Bonsai vs Potted Plants

I’m trying to come up with a plan this year to get a handle on the increasing number of trees and shrubs I’ve been buying… I’m trying to figure out which ones will be appropriate for bonsai vs as potted trees and it led me to wonder what bonsai practices would be appropriate for trees that were destined to stay in pots for most if not all of their lives.
I’m trying to simplify my life a bit and be able to really focus on bonsai the right way (less variables…) so I would really like to divert some trees to just be pleasant little trees that will stay in fairly large (like up to 40 gallon) pots. What things would you all do to keep these trees healthy and happy in a containerized environment but without having to go full on akadama and cut paste on them?
Thanks for the help!

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I would say put some of your lesser quality trees into big pots and let them be there. By that I mean ones with some flaws or ones that are just aren’t worth trying to bonsai. I think we can forgive flaws in landscaped potted trees a little easier.

And who knows, maybe after they grow for 5-10 years and you have more bonsai skills, you have a desire to try bonsaing them. Or not, and you can just enjoy them in the landscape.

As for how do you keep them healthy? You can just pot them up with potting soil. Use a slow release fertilizer a few times a year. You can add them to a drip system. A big enough pot won’t really have an issue with overwatering (though you still want to be careful)

That’s a great answer. Thank you. What about how to keep them small (ish)? Regular root pruning when I repot?

Yeah but you probably won’t repot them very much. Keep the tops trimmed too and they won’t go crazy on you.

I agree with Nick. The nursery trade hardly ever repot so you could in theory leave you non bonsai trees to grow quite happily. As you aren’t worried about shape / style etc you can prune in the autumn when you can see the development. But I think after a couple of years you’ll be looking at them one sunny morning while having your first coffee of the day and suddenly become inspired by one (or more) and then you’ll have another bonsai to play with.

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Another beginner here. Agree with everything said so far. I plan to do most all of this with some small trees I had bought last year. What I want to add, Don’t go any larger than a 30 gallon pot. If anything, maybe look at 15-25 gallon pots. I have 2 trees in a 47 and 30 gallon pots I got from nurseries. I can only drag the 30 gallon pot, the 47 gallon pot is a joke in how large it is. They are hundreds of pounds and seem to large for the trees.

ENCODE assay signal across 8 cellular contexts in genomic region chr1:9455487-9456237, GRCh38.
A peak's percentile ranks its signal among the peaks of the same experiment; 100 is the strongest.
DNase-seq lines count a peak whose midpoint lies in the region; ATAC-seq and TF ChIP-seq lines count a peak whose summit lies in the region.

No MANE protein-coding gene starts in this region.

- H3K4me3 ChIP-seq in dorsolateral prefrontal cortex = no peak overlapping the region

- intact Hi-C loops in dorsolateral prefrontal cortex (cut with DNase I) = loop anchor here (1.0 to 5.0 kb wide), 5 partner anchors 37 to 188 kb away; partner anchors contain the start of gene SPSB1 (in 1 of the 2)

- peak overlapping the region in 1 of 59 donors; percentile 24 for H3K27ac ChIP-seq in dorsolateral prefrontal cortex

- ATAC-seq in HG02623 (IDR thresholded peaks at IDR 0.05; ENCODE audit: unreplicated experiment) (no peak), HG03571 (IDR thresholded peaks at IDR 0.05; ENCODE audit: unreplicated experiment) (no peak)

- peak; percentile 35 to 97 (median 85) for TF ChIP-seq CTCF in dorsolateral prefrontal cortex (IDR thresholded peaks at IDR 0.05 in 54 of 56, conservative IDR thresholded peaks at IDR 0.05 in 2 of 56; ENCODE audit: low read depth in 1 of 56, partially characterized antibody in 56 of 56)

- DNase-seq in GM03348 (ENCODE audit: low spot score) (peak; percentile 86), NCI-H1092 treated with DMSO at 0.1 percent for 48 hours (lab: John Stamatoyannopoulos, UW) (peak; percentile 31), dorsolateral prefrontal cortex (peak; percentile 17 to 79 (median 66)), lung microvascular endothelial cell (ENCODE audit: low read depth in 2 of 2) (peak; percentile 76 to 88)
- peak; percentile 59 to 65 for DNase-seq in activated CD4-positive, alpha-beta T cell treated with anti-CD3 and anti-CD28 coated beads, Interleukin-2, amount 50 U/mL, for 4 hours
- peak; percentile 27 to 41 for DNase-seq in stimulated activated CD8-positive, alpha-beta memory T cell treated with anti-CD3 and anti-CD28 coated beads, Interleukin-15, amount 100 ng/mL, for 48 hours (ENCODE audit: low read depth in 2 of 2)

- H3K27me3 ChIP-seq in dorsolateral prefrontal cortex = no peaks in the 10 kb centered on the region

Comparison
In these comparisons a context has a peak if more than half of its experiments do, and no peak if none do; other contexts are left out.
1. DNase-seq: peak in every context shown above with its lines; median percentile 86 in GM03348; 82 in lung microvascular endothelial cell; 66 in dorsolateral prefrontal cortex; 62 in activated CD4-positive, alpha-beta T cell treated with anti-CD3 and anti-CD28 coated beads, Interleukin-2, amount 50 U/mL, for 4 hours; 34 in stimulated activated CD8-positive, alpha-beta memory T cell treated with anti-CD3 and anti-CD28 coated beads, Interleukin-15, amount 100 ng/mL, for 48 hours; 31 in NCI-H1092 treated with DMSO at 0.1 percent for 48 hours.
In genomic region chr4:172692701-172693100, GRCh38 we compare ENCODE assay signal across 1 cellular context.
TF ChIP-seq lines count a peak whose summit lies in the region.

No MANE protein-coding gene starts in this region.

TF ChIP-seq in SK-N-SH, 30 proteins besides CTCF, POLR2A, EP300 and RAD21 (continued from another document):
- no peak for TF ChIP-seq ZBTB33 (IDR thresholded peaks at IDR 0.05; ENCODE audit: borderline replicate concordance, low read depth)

Get a 15-25 gallon(even smaller if you like) put extra holes in the bottom. Potting soil and adding a extra pumice is my go to for young trees. Then put them somewhere where they will not move for a couple years. Let the roots grow into the ground to increase the trees vigor. When even you decide to rework the tree in a couple years, you lift the pot and cut the ground roots off the bottom of the pot. You end up having a much smaller root ball to either up pot or transfer into a bonsai pot.

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I think what you are trying to do is Niwaki… or japanese garden trees.
I have been studying what I can do for my land scape trees that I want to have trimmed to represent man and nature working together. This is one link that talks about the many options. Basics of Japanese Niwaki | Bonsai Tree Gardener :thinking:

Yep. In the back of my mind, that’s the plan. To look at them one day and change my mind and turn them into bonsai. But for now…I need to scale my projects back so I can actually achieve some of them. My project of raising a three year old seems to have sucked all the time out of my other hobbies…

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Good tip about the large pots.

I sort of am, but I’m also trying to find a middle ground between intensely managed trees and ones that are just left to grow. I got really interested in Niwaki a few years ago but decided that bonsai was a better way to learn some of the same techniques. Ive always felt that I could probably create sone Niwaki if I had a firm understanding of bonsai but not the other way around. Plus there aren’t any Niwaki clubs near me…